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Analysis: Those who win the NBA play-in games will love them

There will be three types of people in the NBA two weeks from now. Group 1 is those who won’t be in the play-in tournament. Group 2 is those who will use it to get to the playoffs. Group 3 is those who will make the tournament and see their seasons end there.

  • Group 1 won’t care.
  • Group 2 will love it.
  • Group 3 will hate it.

The play-in tournament, which starts May 18, is just two weeks away. Fans will embrace it, and the ratings will be significant since the games will all absolutely matter, and that’s what everybody wants. The games will have an NCAA Tournament feel, win-or-else, Game 7-type stuff. All six games will either send a team to the playoffs, send a team home, or both.

There’s a lot to like about all of that.

There also will be naysayers, the level of volume of their complaints when it’s all said and done to be determined based on what transpires. There’s a chance that a No. 7 or No. 8 team – a team that would have ordinarily gone to the playoffs – will get bumped. There’s also a chance that someone will get hurt as if 73 or 74 games is somehow that much more physically demanding than 72 games.

For now, those who need something to complain about will complain about the play-in games because they’re low-hanging fruit, easy to pounce upon. LeBron James said whoever came up with the tournament “needs to be fired,” offering that opinion Sunday night after the Los Angeles Lakers lost to Toronto in a game that moved the defending champions closer to possibly falling into the play-in round.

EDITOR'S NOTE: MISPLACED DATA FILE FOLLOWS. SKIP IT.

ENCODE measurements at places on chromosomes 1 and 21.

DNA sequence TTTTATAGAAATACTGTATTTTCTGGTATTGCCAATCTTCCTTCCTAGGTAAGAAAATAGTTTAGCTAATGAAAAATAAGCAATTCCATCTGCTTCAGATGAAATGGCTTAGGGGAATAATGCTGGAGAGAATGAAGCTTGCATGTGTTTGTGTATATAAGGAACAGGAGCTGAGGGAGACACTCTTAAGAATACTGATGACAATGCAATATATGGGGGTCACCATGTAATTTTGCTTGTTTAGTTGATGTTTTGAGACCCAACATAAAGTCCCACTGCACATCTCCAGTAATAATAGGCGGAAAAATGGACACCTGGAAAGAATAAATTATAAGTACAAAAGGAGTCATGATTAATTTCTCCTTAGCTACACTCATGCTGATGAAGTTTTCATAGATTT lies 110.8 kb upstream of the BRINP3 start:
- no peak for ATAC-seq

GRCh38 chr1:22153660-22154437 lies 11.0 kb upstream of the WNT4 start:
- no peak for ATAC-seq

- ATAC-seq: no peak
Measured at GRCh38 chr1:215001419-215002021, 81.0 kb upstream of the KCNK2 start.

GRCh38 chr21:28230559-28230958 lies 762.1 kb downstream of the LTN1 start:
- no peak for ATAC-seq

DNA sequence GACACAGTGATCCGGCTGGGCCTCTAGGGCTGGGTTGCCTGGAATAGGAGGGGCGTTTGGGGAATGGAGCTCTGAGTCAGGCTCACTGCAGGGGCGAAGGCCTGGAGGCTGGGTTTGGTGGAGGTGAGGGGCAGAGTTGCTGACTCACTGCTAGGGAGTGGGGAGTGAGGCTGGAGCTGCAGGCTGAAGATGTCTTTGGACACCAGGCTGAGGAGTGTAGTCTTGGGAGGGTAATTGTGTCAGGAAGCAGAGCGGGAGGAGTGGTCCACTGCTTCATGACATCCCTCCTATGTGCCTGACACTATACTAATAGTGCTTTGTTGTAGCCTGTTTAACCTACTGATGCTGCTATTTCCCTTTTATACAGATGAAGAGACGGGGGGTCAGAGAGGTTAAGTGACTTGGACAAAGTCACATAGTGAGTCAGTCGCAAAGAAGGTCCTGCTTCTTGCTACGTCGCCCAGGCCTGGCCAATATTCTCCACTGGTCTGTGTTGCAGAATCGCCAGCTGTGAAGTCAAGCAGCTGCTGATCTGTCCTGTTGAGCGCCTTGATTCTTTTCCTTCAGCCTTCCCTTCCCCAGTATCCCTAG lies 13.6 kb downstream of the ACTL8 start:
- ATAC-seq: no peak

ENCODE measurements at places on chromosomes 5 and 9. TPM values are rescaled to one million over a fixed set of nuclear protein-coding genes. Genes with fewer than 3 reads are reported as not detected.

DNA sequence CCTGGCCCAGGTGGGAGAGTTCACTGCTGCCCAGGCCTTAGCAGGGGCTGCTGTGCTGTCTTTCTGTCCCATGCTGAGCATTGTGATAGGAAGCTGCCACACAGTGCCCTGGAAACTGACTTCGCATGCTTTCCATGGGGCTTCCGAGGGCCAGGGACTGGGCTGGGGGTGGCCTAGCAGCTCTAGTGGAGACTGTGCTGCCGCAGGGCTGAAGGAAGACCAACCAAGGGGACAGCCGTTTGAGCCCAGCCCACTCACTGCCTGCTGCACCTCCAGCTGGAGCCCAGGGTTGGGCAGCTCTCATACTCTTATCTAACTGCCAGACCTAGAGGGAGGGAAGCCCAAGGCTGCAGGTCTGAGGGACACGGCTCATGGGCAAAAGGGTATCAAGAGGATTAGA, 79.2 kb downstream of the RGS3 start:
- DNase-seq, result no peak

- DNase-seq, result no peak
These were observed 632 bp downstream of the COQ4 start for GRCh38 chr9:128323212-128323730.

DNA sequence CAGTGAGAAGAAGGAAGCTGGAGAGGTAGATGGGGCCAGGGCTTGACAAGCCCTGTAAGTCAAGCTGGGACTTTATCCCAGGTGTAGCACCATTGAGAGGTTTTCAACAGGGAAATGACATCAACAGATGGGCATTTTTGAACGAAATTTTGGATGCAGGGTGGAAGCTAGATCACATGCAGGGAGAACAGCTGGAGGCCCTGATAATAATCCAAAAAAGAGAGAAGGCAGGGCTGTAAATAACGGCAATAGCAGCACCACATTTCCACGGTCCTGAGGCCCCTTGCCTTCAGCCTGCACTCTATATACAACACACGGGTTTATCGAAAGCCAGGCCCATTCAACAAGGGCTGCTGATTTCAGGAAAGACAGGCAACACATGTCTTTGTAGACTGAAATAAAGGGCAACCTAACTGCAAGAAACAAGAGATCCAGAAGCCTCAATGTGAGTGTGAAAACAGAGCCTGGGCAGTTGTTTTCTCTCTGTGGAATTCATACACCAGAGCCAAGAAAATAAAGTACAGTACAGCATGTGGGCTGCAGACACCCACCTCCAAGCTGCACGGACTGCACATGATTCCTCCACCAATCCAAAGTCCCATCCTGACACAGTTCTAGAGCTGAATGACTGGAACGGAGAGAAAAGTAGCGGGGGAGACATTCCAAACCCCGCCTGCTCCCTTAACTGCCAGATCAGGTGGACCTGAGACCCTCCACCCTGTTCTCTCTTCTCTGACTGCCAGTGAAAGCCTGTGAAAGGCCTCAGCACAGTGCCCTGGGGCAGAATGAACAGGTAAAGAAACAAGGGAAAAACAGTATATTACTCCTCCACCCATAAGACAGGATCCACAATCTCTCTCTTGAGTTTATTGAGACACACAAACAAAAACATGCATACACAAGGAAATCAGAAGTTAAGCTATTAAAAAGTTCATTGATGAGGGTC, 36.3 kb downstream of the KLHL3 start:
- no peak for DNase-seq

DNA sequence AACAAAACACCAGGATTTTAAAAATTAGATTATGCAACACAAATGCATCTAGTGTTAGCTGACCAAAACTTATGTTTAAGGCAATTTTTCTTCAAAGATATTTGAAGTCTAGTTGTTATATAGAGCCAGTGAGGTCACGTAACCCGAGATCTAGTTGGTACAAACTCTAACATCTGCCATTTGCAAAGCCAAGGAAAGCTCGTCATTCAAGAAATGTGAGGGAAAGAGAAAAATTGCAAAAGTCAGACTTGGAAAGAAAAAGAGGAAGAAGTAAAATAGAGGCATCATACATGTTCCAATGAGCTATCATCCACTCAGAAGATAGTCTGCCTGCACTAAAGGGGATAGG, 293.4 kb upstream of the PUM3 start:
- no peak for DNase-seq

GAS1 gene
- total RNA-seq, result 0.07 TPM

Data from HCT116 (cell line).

It should be noted that the Raptors played that game with desperation – almost like they want to get into the play-in round or something. If Toronto is going to the playoffs, the play-in is the only realistic path toward getting there. And other teams are embracing it as well because of the second-chance opportunity it provides.

For the league, the teams that get to play host these games, and the television partners, the six extra games will mean more revenue. (Spoiler alert: That’s good for everyone.) It will be more games for the teams involved immediately after a jammed season and, for some, a short offseason. They may say that’s unfair, especially if they lose these games.

Here’s a way to avoid that unfairness: don’t finish seventh, eighth, ninth, or 10th.

The 12 teams with top-six seeds in the Eastern and Western Conferences will get basically a week off before the playoffs start. They won’t complain about that. The 10 teams that miss everything won’t complain either since they’ll be too busy packing for vacation. And the four teams that earn playoff spots from the play-in games, they’ll be sending the league thank-you notes.

The four teams that go to the play-in and get eliminated, they’ll probably blast the format instead of putting the blame for missing the playoffs where it belongs – on themselves. If traditionalists don’t like change because, well, they just don’t like change, that’s understandable. But just imagine some of the possibilities that might await two weeks from now: Stephen Curry and Golden State against Gregg Popovich and San Antonio in an elimination game, the Boston Celtics and Miami Heat – East finalists last year – facing off in a one-game showdown, or Damian Lillard in another high-drama moment that he’s embraced plenty of times already in his career.

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